Endoscopy alternatives

Alternatives to Traditional Endoscopy

Traditional endoscopy involves a length of tubing with a light and a camera on the tip (known as an endoscope). Depending on which end of the gastrointestinal tract is being investigated, the endoscope will be send through the mouth or the rectum. Although a sedative and local anesthetic is used, this can still be an uncomfortable and embarrassing procedure.

While the risks are very low, there is still a chance of infection, bleeding, and intestinal tissue tearing, which can make some people very nervous. Additionally, no matter which way you enter, it is almost impossible to investigate the small intestine this way, as upper endoscopy only reaches the duodenum (the opening at the base of the stomach), and a colonoscopy only goes through the colon. For these reasons, alternatives may be desired. 

Capsule Endoscopy

For this method, you swallow a camera the size of a large pill and attach a sort of receiver that the camera sends pictures to. After eight hours, you return to the doctor, who removes the receiver, and then you wait to pass the camera. This is extremely effective when something is awry in the small intestine, as the camera takes pictures of it as it passes through.

Most people have no discomfort with a capsule endoscopy, and the biggest risk comes in the form of an obstruction. This occurs when the camera gets stuck somewhere in the intestines and blocks everything up behind it. As long as you know the signs of an obstruction, you should feel pretty comfortable utilizing this method.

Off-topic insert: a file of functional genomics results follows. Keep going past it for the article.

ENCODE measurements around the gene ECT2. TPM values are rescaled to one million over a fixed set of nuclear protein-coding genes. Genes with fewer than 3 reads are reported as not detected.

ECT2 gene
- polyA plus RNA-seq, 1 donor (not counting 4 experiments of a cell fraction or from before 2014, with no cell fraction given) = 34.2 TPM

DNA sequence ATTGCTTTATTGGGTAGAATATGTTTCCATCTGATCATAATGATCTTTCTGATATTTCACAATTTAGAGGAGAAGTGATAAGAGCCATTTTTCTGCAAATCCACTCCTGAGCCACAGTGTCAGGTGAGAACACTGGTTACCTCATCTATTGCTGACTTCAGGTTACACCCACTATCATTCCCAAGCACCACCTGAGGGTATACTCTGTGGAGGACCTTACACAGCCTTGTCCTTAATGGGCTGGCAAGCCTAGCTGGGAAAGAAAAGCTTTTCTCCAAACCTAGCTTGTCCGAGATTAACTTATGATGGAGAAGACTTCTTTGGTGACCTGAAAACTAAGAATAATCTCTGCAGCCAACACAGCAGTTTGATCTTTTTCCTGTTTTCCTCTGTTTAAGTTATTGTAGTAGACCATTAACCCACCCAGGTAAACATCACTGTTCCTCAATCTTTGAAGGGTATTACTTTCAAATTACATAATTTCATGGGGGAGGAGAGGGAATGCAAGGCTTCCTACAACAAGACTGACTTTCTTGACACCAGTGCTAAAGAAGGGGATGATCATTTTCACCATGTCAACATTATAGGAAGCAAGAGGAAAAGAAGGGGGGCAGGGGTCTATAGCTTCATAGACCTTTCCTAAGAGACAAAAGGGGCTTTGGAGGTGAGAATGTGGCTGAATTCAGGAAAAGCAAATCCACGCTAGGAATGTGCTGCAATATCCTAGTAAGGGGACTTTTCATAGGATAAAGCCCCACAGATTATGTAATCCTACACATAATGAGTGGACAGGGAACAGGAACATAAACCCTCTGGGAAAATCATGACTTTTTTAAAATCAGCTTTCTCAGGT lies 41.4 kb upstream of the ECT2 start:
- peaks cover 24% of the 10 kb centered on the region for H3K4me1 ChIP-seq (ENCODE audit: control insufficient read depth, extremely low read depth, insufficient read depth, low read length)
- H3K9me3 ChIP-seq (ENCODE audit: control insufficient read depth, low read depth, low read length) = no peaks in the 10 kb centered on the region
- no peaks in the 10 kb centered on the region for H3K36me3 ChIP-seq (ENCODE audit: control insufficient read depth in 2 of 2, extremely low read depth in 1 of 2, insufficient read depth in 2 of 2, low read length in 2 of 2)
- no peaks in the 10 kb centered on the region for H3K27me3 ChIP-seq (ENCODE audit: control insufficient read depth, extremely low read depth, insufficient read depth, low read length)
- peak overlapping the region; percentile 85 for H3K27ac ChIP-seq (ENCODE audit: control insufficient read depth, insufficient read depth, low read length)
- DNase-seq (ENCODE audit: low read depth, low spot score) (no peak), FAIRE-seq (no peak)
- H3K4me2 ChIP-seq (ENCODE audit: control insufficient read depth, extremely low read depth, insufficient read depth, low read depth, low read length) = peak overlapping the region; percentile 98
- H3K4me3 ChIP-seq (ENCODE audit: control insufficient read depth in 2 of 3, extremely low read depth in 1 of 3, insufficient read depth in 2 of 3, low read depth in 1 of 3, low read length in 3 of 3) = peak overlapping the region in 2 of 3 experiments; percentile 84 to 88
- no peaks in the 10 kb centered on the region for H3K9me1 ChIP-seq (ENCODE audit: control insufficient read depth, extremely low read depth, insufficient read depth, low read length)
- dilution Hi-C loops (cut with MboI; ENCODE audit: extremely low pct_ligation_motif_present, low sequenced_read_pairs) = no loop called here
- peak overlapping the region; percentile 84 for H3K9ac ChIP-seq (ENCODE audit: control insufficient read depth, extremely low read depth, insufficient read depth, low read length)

Barium Study

In the case of an upper endoscopy, doctors are looking at or treating problems in the esophagus, stomach, and duodenum. If you are completely opposed to this procedure, the alternative is a barium study. In this method, you swallow liquid barium, which is a chalky substance. A series of X-rays are taken, which track the path of the barium. Some abnormalities can be seen in this manner, but it is not as effective as endoscopy. If additional treatments are planned at the same time or a biopsy is necessary, this is not a good alternative. 

Colonoscopy Alternatives

Colonoscopies are important because the cancers they identify usually progress very slowly, which means they can very commonly be dealt with before they cause any problems. Unfortunately, not everyone participates in these screenings, due to the uncomfortable nature of the procedure. Luckily, several alternatives are being scrutinized closer.

Two of the most common of these are the fecal immunochemical test (FIT), which looks for abnormalities in the stool and the Stool DNA test (sDNA), which also looks for abnormalities, as well as blood in the feces. Additional, similar tests are being developed, further researched, and considered as serious alternatives to colonoscopies. 

Last Updated: June 27, 2016